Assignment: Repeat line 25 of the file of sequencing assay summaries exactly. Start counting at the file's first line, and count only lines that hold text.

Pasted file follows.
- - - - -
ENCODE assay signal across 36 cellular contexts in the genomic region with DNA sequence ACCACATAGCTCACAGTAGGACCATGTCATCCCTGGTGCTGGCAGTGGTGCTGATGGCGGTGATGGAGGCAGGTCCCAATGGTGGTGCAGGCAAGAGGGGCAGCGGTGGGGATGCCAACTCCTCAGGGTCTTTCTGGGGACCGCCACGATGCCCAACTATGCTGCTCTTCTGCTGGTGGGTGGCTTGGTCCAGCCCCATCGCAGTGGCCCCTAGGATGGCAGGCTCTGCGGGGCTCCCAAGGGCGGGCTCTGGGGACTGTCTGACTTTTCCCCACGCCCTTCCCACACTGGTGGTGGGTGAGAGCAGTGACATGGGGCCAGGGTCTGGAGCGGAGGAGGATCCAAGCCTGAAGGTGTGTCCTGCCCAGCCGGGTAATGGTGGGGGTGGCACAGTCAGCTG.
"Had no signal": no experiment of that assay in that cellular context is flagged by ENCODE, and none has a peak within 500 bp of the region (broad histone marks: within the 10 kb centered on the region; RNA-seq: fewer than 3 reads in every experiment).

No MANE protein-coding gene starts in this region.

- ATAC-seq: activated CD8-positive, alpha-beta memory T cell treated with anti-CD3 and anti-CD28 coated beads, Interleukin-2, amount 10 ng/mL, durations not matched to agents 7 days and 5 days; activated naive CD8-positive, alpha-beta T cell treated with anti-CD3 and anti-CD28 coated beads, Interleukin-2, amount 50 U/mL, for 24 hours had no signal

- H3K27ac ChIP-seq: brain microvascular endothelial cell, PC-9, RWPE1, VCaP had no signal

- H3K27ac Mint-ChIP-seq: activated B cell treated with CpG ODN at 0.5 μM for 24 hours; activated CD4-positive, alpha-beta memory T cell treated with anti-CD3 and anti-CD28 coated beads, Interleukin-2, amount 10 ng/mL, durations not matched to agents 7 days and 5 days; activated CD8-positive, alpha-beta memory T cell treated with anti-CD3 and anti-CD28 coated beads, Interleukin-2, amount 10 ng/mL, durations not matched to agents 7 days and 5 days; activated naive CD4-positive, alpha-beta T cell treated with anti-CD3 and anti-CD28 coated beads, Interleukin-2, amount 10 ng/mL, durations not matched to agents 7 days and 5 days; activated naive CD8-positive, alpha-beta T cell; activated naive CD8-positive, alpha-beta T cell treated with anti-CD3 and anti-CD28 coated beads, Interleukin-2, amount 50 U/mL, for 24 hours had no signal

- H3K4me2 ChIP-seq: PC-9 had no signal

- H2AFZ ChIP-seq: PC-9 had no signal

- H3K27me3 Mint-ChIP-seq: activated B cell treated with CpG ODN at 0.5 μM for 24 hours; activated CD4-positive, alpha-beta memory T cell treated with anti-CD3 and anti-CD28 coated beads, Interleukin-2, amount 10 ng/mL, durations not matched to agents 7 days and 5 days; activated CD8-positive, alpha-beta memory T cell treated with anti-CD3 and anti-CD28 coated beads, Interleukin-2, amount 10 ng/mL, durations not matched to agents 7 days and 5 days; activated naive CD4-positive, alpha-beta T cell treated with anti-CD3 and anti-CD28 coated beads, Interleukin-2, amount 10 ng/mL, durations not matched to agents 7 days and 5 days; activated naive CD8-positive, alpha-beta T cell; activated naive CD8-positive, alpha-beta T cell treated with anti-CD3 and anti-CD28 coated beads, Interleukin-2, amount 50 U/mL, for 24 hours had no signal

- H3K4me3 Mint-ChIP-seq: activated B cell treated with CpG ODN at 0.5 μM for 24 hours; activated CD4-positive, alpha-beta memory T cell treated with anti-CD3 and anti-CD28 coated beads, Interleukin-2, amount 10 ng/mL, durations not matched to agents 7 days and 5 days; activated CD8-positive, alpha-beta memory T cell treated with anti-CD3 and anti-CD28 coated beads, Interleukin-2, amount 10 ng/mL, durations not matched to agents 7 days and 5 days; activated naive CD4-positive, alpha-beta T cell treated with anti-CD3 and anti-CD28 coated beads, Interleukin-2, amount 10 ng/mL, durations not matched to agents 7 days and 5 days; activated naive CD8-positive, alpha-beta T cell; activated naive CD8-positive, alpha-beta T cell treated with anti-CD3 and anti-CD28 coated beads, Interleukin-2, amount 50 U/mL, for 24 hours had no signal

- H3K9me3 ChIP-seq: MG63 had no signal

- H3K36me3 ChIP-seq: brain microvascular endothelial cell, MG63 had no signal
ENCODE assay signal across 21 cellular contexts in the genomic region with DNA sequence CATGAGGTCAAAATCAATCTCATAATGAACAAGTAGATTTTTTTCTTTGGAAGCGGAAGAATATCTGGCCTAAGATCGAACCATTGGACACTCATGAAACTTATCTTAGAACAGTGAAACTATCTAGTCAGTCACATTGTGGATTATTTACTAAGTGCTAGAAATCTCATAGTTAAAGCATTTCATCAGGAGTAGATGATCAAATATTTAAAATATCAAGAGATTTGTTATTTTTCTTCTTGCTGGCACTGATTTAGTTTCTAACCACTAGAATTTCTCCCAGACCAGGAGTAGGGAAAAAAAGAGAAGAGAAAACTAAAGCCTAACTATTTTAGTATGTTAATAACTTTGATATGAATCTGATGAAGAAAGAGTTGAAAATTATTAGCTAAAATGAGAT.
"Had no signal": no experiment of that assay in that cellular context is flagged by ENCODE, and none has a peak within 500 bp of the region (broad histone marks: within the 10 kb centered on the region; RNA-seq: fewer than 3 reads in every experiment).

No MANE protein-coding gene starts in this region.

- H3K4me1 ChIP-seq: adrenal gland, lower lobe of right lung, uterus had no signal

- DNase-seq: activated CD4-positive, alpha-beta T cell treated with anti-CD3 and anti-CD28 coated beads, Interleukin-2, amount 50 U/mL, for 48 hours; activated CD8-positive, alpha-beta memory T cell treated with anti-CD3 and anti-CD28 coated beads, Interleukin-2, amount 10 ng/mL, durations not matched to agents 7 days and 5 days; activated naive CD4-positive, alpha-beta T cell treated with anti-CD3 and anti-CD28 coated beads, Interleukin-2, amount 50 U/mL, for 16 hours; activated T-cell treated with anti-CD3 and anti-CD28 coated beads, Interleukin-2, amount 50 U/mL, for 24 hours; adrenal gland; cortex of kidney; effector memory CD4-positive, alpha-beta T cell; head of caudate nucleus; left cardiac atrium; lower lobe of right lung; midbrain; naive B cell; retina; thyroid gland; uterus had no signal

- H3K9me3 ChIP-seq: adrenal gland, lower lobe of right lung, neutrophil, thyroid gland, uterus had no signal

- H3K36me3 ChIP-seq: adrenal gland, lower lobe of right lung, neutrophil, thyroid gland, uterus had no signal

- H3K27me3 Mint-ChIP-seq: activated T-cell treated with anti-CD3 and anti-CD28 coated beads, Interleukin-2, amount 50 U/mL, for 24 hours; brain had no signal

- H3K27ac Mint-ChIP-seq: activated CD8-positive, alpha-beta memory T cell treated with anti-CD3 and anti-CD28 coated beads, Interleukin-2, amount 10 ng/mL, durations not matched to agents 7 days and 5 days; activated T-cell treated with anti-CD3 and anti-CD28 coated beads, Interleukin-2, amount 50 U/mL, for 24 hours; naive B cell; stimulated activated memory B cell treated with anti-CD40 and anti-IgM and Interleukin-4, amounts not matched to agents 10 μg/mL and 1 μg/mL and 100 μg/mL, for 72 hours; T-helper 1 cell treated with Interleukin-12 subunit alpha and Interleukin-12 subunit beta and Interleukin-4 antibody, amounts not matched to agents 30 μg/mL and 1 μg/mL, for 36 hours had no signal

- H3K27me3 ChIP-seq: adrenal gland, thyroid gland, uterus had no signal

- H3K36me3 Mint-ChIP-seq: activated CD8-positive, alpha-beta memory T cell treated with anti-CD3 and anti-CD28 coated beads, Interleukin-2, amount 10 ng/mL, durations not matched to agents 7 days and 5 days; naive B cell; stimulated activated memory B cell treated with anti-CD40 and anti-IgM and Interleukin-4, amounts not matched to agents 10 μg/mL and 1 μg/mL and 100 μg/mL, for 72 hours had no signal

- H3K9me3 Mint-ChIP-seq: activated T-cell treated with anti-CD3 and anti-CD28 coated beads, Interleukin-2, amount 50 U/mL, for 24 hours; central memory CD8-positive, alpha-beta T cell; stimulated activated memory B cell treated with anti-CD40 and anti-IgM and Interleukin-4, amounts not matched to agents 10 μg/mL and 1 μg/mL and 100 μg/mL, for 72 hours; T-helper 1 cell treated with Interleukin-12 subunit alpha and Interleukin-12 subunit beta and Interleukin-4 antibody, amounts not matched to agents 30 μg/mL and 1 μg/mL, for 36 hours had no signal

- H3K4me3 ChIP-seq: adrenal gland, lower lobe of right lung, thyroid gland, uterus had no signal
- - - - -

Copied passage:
- H3K4me3 ChIP-seq: adrenal gland, lower lobe of right lung, thyroid gland, uterus had no signal